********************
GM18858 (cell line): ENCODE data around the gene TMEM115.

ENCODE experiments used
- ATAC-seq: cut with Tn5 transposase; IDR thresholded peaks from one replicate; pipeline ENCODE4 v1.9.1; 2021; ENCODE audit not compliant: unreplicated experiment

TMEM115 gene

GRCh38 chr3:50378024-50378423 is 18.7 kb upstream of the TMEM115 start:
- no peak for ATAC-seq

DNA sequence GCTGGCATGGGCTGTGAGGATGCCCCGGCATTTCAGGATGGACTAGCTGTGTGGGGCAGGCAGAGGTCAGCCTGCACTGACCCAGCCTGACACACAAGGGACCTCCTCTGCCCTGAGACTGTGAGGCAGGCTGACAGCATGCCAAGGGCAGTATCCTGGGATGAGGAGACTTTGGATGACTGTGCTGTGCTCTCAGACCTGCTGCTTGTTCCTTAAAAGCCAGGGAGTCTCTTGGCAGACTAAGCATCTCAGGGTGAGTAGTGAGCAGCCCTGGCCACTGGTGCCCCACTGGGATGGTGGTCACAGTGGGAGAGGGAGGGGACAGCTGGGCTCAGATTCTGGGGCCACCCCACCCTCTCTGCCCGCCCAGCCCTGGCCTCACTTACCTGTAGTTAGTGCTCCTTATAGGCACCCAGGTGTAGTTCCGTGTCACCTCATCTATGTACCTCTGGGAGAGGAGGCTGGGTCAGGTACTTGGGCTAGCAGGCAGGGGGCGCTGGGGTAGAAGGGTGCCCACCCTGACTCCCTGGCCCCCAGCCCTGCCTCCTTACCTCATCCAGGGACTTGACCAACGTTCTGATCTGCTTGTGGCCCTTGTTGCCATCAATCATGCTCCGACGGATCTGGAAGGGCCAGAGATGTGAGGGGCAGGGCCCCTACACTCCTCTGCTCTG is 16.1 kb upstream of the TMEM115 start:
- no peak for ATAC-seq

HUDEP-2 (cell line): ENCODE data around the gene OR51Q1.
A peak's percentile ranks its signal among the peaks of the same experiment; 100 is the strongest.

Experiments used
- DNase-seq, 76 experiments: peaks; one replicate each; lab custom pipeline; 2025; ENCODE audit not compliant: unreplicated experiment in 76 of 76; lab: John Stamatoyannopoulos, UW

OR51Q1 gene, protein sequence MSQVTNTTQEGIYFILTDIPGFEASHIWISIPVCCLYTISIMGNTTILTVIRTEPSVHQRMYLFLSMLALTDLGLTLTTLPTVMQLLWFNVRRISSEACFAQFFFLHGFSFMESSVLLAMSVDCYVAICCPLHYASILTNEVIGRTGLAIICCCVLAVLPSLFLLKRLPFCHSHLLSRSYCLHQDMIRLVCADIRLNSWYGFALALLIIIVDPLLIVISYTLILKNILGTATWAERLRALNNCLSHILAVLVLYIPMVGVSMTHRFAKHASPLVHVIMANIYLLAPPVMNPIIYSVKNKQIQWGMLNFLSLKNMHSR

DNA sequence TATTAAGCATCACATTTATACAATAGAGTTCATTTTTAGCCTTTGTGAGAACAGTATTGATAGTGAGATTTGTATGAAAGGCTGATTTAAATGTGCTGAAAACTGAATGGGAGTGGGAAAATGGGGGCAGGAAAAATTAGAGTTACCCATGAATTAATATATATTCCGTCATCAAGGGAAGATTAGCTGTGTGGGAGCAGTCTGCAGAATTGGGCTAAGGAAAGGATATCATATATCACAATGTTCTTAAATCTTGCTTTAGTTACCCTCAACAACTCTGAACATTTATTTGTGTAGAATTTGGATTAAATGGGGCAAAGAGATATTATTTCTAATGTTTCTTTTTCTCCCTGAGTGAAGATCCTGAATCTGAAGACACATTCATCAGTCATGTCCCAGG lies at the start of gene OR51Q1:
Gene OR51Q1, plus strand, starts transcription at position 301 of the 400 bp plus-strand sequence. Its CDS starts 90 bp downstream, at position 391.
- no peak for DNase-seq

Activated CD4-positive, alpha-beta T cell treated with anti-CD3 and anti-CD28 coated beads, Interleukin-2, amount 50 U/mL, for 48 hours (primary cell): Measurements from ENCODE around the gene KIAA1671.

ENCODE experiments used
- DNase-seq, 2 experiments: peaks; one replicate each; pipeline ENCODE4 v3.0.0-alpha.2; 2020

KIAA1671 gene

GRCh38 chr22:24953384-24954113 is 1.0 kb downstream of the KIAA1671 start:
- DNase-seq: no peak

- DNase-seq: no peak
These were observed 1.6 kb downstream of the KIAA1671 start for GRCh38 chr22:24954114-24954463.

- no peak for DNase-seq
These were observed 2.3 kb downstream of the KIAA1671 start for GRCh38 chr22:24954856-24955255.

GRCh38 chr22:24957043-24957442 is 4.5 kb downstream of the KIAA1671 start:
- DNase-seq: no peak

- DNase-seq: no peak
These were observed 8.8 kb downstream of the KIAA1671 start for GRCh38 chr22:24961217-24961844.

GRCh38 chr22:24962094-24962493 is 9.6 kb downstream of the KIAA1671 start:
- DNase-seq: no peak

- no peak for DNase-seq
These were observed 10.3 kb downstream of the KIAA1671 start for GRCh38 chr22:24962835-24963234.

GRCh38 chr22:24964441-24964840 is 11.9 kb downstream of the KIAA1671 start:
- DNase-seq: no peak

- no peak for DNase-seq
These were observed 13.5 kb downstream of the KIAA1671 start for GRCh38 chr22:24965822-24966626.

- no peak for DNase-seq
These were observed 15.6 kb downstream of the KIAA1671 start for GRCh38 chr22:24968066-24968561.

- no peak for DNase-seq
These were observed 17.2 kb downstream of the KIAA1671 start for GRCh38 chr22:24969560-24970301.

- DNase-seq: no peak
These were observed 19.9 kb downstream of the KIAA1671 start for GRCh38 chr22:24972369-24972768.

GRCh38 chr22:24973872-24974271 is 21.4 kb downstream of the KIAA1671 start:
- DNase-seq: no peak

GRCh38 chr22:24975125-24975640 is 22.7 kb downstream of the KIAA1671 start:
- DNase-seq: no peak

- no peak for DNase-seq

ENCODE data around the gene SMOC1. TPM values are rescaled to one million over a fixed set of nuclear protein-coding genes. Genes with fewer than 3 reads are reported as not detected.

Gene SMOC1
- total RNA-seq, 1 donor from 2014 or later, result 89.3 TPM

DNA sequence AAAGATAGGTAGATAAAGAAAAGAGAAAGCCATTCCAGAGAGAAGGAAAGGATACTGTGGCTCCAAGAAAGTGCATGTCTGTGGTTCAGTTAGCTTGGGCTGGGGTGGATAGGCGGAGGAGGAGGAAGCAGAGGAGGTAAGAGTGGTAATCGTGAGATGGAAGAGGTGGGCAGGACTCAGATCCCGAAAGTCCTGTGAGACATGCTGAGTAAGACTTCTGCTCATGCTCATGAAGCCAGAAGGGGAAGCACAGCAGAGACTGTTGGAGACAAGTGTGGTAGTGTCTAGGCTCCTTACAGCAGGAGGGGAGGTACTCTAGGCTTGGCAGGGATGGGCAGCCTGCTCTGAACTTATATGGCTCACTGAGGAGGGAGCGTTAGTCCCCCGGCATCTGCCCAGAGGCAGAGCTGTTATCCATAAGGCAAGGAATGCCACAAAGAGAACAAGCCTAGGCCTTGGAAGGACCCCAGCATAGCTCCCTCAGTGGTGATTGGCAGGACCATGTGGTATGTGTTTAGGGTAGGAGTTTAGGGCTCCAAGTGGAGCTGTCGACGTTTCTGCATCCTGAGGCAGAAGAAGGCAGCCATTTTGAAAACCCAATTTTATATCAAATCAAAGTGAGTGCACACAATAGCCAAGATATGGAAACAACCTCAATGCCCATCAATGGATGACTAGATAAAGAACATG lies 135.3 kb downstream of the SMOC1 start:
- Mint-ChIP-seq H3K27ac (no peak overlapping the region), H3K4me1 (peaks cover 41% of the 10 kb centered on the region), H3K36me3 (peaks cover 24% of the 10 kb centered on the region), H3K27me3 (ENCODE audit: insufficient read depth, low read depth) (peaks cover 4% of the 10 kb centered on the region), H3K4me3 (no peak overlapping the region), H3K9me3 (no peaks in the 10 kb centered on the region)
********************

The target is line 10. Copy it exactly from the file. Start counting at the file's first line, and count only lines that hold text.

A peak's percentile ranks its signal among the peaks of the same experiment; 100 is the strongest.